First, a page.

Christmas Is Cancelled - The Yorkshire Dad of 4

Christmas Is Cancelled

Christmas is cancelled. This is not a drill or a joke, and certainly not a hoax. The secondary school that two of our children attend has cancelled Christmas. This means that cards, gifts, carols and Christmas activities are banned.

The students now have to write to the head of RE before the end of November and argue the case for reinstating Christmas at the school.

I’ve already seen social media posts from parents expressing their anger at this situation with words such as “fuming”, “horrible” and “disgusting” being used. But I don’t agree with them.

Christmas is cancelled – but why?

According to the headteacher, the ban on Christmas is about making the students think deeply about what Christmas is and what it is about. One perspective he encourages to be looked at is our multi-faith society, especially with the number of practising Christians declining and, for many people, it has become about consumerism.

According to one of our girls, the RE teacher said that children often argue over presents at Christmas. My view on this is that this isn’t an issue only Christmas, it can be all times. Of course, this has a lot to do with how you bring your children up too.

He wants kids to take a step back and think about the true meaning of Christmas. I 100% agree with him on that.

The true meaning of Christmas

I am not a religious person, and we’re not a religious family. We do however attend a Christingle service each year as well as a Christmas Ever service too. We aren’t completely detached from the Christianity of Christmas. But we also visit a Santa grotto each year too – ironically it’s in the church hall in the village I grew up in. That’s a church embracing the non-religious aspects of a modern Christmas.

The commercialism of Christmas has annoyed me for years. It gets worse every year too. The fact that as a society we are far more interested in the John Lewis Christmas advert or going to see the Coca-Cola truck that we are thinking about others (if you take religion out of it completely) is so wrong.

But what is the true meaning of Christmas? I can’t answer that because I think it means something different to everyone. From the devout Christians to declared atheists and everyone in between – Christmas will mean something slightly different.

For us, it’s a time for family. It’s a time for peace and reflection. Yes, we give gifts, but we don’t go crazy with that either. It’s a time for being together and a time for love.

Arguing for the reinstatement of Christmas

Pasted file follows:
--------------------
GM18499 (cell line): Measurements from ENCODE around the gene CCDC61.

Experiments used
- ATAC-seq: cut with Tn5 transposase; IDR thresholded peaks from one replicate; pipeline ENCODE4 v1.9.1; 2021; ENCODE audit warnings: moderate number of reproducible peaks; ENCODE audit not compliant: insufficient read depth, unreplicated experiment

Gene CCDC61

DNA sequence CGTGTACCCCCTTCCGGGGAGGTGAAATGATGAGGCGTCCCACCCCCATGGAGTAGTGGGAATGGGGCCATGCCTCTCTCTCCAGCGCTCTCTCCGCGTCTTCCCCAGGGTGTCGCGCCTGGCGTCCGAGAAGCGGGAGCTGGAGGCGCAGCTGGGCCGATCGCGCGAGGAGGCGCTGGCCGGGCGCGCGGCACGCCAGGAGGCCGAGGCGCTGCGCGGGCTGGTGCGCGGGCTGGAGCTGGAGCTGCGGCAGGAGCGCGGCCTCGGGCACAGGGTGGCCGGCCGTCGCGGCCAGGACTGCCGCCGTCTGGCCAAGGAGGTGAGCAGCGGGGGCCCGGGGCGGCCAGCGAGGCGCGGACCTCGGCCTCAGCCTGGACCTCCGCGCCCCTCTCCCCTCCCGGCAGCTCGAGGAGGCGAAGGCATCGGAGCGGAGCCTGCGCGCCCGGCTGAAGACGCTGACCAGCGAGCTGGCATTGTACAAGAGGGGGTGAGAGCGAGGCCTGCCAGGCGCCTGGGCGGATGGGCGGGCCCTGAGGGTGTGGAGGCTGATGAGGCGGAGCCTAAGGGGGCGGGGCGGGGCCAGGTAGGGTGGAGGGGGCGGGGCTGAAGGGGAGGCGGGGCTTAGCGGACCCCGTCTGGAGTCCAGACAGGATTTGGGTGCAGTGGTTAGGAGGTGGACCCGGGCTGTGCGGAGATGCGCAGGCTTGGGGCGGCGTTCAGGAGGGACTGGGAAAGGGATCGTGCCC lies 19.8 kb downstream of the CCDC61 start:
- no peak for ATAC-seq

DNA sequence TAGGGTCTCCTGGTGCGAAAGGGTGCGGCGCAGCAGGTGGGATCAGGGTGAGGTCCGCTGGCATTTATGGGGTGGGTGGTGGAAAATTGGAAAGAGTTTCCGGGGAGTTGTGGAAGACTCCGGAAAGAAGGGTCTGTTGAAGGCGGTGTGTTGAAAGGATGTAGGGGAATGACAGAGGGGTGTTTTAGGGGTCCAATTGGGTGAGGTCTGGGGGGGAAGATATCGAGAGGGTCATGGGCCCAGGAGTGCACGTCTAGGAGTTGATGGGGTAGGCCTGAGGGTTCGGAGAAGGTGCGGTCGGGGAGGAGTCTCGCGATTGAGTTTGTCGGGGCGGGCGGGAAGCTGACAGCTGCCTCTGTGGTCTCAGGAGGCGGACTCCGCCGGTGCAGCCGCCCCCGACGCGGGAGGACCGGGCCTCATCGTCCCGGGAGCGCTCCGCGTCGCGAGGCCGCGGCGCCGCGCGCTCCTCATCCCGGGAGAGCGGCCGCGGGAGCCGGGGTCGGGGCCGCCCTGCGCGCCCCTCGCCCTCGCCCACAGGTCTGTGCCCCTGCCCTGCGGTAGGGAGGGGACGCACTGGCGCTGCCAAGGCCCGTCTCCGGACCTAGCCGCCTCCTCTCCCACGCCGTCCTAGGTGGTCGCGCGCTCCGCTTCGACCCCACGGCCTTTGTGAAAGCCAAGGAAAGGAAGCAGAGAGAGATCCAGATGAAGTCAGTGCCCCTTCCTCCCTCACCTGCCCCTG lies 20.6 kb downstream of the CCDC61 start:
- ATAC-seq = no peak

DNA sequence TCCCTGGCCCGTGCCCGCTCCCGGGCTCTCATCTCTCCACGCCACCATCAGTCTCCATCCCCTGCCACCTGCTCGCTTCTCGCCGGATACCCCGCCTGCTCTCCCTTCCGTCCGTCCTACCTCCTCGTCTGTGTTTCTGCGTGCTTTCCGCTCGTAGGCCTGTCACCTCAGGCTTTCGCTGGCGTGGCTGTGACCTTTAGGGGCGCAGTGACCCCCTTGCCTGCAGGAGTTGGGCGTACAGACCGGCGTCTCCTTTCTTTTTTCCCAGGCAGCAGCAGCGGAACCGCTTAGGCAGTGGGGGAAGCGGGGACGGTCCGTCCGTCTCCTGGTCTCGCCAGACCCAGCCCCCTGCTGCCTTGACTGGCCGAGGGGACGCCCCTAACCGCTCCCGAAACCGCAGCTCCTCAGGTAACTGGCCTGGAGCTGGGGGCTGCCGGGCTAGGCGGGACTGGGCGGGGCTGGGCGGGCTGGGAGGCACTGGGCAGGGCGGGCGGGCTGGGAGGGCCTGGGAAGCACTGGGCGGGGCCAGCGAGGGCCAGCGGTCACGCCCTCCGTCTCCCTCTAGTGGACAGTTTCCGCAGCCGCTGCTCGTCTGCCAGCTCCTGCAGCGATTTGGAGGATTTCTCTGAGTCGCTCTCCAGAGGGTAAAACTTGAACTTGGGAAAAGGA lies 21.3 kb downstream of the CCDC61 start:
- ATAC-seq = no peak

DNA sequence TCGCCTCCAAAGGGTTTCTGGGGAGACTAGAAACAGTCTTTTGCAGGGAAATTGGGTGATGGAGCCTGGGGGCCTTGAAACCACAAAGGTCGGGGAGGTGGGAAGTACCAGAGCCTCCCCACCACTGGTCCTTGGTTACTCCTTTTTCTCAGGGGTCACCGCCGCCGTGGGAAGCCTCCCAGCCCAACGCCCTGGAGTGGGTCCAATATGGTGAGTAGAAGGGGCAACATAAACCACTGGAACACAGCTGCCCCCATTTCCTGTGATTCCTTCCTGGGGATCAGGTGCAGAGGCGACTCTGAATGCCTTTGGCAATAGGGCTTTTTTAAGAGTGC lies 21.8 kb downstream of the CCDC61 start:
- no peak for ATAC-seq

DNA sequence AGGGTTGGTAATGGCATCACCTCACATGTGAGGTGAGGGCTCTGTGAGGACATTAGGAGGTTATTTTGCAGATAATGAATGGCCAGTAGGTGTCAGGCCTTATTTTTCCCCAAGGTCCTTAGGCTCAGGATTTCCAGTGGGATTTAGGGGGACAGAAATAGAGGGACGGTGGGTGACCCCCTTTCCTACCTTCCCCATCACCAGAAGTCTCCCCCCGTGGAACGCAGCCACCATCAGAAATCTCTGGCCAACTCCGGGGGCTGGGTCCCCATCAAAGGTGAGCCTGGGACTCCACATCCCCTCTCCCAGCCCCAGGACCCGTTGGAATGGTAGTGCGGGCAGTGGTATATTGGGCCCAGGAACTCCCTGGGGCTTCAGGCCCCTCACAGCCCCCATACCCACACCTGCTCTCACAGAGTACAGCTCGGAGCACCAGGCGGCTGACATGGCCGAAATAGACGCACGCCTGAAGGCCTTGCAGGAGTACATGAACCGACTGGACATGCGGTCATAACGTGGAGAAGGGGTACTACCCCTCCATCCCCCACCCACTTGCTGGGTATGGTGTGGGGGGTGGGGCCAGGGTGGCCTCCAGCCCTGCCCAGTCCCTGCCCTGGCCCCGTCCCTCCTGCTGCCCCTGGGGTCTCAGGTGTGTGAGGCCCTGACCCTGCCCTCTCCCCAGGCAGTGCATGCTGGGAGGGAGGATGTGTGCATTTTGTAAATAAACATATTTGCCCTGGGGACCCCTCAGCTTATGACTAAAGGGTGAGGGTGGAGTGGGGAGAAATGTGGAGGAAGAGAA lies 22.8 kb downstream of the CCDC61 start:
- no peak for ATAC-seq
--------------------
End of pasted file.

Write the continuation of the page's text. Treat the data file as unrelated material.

Will any of the students at their school be able to argue a case strong enough to have it reinstated?

I think some kids will make a pretty fantastic go at that. I also think some will completely miss the point.

Will anyone argue for the fact that as time passes things change and we’re now in an age of a modern Christmas?

But, given that the headteacher mentioned the multi-faith society I do have a counter argument. Why has the school previously celebrated Christmas but not celebrated Diwali, or Eid, Passover, Hanukkah or even Easter – another Christian holiday.

Whatever happens, we shall continue to celebrate Christmas our way. How the school do or don’t is something I am not going to worry too much about. I might have to put up with my girls moaning about it, but deep down I know they understand why this is happening.

What do you think? How would you feel if this was you kids’ school?

Thanks

for reading

Dave


5 thoughts on “Christmas Is Cancelled”

  1. Wow, a drastic step but actually a very interesting one. I suspect there was a plan all along to relent at the last minute and let the festivities proceed as usual, but forcing the kids to think about it is no bad thing.

    1. It’s causing quite a stir locally I can tell you. Some parents are “outraged” – but why? I see nothing wrong in what they’re doing at all. I can’t wait to see how it plays out.

  2. I’m with you on loads of that!! One post I read was screaming and shouting about its being changed because of “other religions” and if that *were* the reason, I would have an issue. Ultimately we are multicultural and the kids should be learning about all the celebrations, I’d love to see them have craft sessions and decorate the school for Diwali or learning about the meaning of Eid. Not excluding any of them but not going over the top so it detracts from learning either. Christmas in schools often is over the top and I speak as someone who starts nibbling mine pies and busting out the Christmas tunes in early November. I love Christmas… I don’t let it detract from my work. In schools it should be the same – learn about it, have fun with it, but don’t let it absorb everything. I’m loving the whole concept of encouraging children to learn how to produce a succinct and articulate argument as opposed to an abusive tirade on social. I love that it’s made them question why they want Christmas. It’s well played – and they will 100% relent I would imagine, but the children will feel like they have succeeded in campaigning for something important. H 🙂

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